An Arts Guide for San Francisco's Dogpatch District
I am addicted. There is something still so magical to me about pointing a little box at the world and then taking that carefully chosen slice of life home and recreating it in two dimensions. The first time I remember doing this was when I was 9 or 10 and I “brought home” the Hoover Dam after a family vacation. I certainly have more input into the final result these days, given all our modern digital tools, (the drug store did the magic back then) but the joy at the final result is still as great, as I tweak and mold that captured representation into my feeling of what I had seen.
I am often asked when viewers engage some of my work, “Is that real? Are those the true colors?” I usually respond by saying that when I was young I wanted to be able to paint. I loved the few art and painting classes I attended as a young boy. I ended up following a different career path, but the desire to interpret the world as I saw it never went away. My camera and my photographic explorations have helped me express things in a way that I was unable to in those early years. I try to use the camera to convey what I feel at the various locations I visit. Sometimes, mere rusted scratches on an old door will convey the feeling of the most expressive calligraphy. Time exposure can be used to transform the shape of waves into a sense of the energy they carry. Mammoth Hot Springs in Yellowstone reminded me of a certain style of Japanese painting and so I tried to bring that out in the image.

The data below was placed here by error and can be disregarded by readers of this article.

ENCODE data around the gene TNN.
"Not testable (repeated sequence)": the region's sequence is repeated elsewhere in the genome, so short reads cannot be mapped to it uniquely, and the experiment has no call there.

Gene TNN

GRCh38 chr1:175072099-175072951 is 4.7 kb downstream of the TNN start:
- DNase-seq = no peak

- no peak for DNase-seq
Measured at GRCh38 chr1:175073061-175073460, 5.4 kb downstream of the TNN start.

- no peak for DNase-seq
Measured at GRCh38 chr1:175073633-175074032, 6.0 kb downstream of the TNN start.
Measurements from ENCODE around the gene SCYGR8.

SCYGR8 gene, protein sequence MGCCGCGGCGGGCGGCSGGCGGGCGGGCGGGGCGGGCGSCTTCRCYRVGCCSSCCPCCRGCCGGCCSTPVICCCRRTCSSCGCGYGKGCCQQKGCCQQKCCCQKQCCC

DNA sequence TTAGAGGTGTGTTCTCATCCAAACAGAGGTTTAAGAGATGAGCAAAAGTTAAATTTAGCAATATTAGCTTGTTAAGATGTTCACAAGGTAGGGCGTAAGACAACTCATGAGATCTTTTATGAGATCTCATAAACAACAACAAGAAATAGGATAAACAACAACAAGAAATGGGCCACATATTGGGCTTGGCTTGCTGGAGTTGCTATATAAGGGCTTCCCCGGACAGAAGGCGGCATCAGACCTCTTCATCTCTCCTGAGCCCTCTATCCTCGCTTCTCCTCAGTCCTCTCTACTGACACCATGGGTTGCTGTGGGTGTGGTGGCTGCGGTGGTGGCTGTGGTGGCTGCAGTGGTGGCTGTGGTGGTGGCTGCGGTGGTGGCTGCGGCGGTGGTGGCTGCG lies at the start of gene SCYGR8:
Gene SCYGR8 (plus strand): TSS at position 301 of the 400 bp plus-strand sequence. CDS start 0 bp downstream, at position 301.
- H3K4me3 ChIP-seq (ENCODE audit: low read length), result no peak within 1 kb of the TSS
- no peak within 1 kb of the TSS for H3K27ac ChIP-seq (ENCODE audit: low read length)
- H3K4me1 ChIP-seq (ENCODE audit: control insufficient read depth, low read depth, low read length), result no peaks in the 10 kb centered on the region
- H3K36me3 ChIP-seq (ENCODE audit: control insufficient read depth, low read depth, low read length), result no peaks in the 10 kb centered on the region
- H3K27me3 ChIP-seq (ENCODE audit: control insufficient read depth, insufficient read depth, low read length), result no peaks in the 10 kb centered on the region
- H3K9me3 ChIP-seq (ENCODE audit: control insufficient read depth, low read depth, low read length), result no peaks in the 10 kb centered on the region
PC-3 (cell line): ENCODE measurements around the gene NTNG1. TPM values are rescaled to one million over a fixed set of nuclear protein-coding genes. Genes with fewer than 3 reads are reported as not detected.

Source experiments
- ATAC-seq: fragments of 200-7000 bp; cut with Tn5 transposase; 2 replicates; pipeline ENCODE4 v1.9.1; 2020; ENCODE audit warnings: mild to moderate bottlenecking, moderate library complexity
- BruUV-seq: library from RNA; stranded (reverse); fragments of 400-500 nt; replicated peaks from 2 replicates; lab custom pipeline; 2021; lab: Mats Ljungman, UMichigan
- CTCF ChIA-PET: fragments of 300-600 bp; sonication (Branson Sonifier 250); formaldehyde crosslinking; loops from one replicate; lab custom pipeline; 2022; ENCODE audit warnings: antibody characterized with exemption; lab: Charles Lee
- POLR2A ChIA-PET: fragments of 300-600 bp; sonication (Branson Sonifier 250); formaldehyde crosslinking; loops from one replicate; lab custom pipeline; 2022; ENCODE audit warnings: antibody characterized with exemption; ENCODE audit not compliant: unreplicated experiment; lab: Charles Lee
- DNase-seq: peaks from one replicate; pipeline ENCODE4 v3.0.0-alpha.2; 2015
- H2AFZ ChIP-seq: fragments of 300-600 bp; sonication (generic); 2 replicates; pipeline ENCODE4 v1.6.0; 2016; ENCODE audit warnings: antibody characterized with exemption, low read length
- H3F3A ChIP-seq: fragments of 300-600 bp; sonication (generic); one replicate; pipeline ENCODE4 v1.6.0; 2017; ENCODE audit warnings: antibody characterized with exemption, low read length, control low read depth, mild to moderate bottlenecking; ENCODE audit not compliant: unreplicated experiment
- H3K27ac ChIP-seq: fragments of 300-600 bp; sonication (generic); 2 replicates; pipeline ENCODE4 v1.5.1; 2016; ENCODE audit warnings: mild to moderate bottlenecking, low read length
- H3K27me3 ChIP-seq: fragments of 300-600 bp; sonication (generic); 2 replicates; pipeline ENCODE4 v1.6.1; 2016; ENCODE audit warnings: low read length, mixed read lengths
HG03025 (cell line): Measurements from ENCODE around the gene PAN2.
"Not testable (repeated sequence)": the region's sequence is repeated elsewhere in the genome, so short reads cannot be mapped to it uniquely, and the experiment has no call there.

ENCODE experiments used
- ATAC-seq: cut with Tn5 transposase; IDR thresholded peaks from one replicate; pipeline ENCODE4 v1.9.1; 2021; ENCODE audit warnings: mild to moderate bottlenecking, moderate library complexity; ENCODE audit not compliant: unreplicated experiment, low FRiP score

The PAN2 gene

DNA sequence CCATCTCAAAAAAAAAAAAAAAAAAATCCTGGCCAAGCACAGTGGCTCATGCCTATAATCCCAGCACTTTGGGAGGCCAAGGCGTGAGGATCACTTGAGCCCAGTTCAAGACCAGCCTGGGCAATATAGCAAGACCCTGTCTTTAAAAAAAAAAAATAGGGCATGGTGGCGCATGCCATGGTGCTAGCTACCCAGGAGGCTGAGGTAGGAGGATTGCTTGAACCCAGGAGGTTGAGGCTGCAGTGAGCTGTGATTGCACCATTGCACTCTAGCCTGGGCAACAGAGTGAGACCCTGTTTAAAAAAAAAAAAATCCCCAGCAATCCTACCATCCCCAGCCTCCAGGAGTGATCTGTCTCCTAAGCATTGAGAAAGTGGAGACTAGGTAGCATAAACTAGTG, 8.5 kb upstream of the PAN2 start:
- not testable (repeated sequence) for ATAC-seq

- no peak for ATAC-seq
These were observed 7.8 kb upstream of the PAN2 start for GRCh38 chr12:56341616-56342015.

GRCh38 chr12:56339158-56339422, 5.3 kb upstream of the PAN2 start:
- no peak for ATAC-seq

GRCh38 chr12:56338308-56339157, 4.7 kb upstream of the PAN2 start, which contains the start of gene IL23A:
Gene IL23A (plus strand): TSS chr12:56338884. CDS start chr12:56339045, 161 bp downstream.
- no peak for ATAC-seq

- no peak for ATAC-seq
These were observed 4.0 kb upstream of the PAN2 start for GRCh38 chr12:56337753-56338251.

I try to be as faithful to the original scene as I can but not a slave to naturalism. Black and white photography is a perfect example of this tension between the “real” and the expressive. There is nothing more “unreal” than a black and white image, except perhaps to a creature with no color vision. And yet, the emotion, drama and energy that exist in the finest black and white images are undeniable. In this same vein I try to “capture” the natural world in a way that is not always perfectly recognizable but which hopefully has a lot to say nevertheless.
More of Craig’s work can be found at: